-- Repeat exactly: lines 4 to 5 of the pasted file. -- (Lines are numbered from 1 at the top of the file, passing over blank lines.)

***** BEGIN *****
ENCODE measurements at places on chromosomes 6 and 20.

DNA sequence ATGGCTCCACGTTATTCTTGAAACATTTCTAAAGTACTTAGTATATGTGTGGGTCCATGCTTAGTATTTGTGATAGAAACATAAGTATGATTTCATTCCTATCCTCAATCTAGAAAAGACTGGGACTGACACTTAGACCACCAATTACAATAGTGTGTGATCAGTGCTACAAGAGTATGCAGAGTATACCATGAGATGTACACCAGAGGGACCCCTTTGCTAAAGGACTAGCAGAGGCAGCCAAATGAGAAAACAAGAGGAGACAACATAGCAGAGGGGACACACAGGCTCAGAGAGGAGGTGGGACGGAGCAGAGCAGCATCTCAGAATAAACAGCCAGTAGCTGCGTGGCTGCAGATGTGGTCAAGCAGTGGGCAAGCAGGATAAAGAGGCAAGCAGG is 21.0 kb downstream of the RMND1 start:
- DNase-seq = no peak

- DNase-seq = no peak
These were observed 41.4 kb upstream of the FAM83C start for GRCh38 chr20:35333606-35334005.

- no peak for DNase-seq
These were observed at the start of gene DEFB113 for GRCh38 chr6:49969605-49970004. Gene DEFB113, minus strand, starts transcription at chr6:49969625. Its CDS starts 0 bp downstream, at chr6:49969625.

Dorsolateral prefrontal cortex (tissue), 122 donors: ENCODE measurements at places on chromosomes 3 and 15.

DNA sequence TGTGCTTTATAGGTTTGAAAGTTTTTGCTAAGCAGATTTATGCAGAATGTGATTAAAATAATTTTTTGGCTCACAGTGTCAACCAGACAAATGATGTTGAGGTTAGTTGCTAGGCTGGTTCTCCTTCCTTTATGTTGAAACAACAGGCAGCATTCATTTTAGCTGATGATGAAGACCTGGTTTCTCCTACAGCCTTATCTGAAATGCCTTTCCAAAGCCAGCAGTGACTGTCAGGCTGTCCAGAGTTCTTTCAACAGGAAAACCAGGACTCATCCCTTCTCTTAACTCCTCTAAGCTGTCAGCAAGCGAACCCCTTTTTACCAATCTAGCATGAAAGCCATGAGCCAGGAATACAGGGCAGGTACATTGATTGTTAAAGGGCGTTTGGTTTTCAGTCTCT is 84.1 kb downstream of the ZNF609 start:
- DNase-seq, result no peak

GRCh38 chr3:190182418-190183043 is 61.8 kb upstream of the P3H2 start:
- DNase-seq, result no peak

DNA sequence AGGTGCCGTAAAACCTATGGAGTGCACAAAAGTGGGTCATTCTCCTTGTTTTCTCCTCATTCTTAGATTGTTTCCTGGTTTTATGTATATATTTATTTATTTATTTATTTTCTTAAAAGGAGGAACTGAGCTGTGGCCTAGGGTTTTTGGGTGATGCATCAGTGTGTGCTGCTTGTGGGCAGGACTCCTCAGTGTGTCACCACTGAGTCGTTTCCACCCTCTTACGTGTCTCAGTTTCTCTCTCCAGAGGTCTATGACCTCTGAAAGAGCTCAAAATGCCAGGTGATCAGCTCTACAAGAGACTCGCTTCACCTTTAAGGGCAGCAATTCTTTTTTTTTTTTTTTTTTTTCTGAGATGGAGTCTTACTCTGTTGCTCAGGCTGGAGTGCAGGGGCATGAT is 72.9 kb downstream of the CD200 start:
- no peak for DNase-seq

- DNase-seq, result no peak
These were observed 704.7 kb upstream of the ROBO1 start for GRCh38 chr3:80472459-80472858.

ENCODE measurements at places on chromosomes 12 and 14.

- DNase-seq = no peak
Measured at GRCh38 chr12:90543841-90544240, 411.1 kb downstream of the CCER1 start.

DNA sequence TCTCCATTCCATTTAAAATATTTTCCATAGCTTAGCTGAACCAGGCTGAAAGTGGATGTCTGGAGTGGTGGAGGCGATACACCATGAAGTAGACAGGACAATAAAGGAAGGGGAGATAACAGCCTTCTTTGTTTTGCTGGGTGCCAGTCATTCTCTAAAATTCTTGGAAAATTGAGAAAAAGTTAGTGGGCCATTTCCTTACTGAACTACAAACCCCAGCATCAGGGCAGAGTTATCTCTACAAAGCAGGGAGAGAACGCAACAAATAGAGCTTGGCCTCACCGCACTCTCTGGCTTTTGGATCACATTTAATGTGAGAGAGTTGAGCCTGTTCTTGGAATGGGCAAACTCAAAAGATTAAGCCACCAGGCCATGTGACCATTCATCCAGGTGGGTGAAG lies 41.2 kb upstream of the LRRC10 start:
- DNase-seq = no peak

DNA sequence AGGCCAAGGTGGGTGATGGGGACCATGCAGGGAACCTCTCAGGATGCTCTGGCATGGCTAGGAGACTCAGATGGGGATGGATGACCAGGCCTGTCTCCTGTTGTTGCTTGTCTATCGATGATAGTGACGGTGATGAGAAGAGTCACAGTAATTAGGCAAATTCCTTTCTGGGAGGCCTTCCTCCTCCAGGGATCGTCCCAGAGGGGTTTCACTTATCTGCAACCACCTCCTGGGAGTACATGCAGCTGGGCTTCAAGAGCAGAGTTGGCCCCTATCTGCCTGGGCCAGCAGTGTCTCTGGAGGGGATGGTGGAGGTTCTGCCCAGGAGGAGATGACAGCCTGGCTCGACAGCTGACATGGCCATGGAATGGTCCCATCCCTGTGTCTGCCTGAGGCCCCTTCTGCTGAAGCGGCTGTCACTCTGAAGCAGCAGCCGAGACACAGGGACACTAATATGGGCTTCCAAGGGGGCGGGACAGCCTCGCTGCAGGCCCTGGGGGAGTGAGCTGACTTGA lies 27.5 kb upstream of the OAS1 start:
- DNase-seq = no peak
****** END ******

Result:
- DNase-seq = no peak
These were observed 41.4 kb upstream of the FAM83C start for GRCh38 chr20:35333606-35334005.